Land of milk and honey

Lebanon will not allow entry if you have an Israeli stamp in your passport
It makes no difference if you’re going to Palestine and have to pass through Israel, making future travel difficult

I explain to the Israeli border guard that I need a separate piece of paper for my passport stamp
It’s standard practice, but she runs through her routine of asking: where are you from, why are you here, what do you do, why are you visiting Palestine?
I try to oil the process, telling her my family is Jewish, but it doesn’t impress her and I have to take a seat in the waiting room for two or three hours

The Israel – Palestine conflict is a complex issue and I don’t condone what Israel is doing
Nonetheless, I realise that my feelings were shaped by my childhood and aren’t a rational deliberation on the current relationship between the two nations

I started Sunday school in the middle 60s, before the Six Day War
The State of Israel was less than twenty years old and, putting the current Palestinian problem aside, was still regarded by most people as the land of milk and honey

A unique experiment in many ways
A new nation for an old race in a new land
Living an outdoor life in kibbutzim with collective responsibility
A vision of socialism without autocracy


My teacher weaved a story of a magical land born out of adversity and fortitude, having abundant produce, offering freedom and being a patron of progressive arts

The architect Moshe Safdie designed exciting modern buildings
Concrete blocks put together like a half completed game of Jenga
A new beginning needed a new Architecture

Lost in thought I was driven over the Allenby Bridge to the Israeli border, crossing the River Jordan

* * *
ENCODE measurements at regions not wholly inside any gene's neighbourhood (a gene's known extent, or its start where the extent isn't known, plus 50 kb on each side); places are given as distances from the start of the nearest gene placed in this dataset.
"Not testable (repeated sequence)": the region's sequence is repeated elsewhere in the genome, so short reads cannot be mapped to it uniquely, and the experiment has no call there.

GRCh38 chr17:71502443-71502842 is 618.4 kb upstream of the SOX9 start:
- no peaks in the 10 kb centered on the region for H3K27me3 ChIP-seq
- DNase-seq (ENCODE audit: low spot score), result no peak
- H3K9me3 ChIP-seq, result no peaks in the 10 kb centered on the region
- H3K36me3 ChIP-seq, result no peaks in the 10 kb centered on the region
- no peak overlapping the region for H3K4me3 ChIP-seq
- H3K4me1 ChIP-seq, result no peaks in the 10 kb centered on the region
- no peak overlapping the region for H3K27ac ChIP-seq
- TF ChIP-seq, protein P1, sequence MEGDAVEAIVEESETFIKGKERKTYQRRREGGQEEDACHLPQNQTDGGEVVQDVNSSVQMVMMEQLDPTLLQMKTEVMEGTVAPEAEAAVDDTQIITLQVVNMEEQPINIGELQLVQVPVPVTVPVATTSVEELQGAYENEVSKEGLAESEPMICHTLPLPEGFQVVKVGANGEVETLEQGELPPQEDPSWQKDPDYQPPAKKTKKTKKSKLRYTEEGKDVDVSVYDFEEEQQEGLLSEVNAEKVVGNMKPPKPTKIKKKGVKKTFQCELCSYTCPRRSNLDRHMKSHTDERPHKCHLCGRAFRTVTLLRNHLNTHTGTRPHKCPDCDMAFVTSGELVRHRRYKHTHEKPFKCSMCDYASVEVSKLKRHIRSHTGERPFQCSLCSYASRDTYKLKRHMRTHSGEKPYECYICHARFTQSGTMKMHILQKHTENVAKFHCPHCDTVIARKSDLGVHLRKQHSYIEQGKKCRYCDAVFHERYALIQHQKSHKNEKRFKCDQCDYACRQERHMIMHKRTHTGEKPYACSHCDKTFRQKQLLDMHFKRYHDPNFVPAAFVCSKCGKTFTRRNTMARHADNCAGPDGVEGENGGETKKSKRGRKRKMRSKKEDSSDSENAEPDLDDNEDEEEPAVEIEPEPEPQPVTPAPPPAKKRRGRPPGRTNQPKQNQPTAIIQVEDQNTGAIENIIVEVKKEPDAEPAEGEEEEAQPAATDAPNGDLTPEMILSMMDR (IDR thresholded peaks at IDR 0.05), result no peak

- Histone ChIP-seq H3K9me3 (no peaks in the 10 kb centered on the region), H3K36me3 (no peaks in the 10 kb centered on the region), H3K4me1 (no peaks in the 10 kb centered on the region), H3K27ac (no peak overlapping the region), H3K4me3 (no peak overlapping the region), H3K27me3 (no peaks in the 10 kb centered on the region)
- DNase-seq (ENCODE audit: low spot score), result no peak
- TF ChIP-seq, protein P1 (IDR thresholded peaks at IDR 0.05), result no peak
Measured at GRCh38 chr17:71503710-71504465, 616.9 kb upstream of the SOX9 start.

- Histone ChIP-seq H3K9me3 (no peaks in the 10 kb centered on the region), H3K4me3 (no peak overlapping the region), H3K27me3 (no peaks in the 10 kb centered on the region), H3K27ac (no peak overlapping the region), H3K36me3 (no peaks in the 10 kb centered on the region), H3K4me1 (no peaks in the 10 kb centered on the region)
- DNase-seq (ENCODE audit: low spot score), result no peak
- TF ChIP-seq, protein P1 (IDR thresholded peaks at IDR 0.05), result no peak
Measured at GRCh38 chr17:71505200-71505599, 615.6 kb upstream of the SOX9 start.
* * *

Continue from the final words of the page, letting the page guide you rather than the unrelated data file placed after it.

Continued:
Here I carried the spirit of that new beginning and was moved by emotions that were difficult to explain

Signs of the conflict were readily apparent
Teenage girls and boys; T-shirts and jeans; carrying  semi-automatic weapons checked our minibus and waved us through

Ramallah seemed normal, affluent and cared-for
The litter thrown against the Wall, infamously built to corral the Palestinians, was the only evidence of disorder; a passive rebellion against its imposition
Passing through the Wall many times I’d know if we were in Israel or Palestine: the Israeli side was clean
This wasn’t laziness on the part of the Palestinians, but a disrespect for something that was making their lives increasingly difficult

A war of attrition fought by restricting freedom of movement and using settlements as ammunition; built for political reasons, not housing supply
They scar the land and the relationship between Arabs and Israelis

This is a Gordian Knot that needs to be cut, I’m not sure how or when that might happen

photography and text by Tim Harris
This entry was published on May 3, 2016 at 7:30 pm. It’s filed under Palestine, Travel and tagged , , , , , , , , , , , , . Bookmark the permalink. Follow any comments here with the RSS feed for this post.

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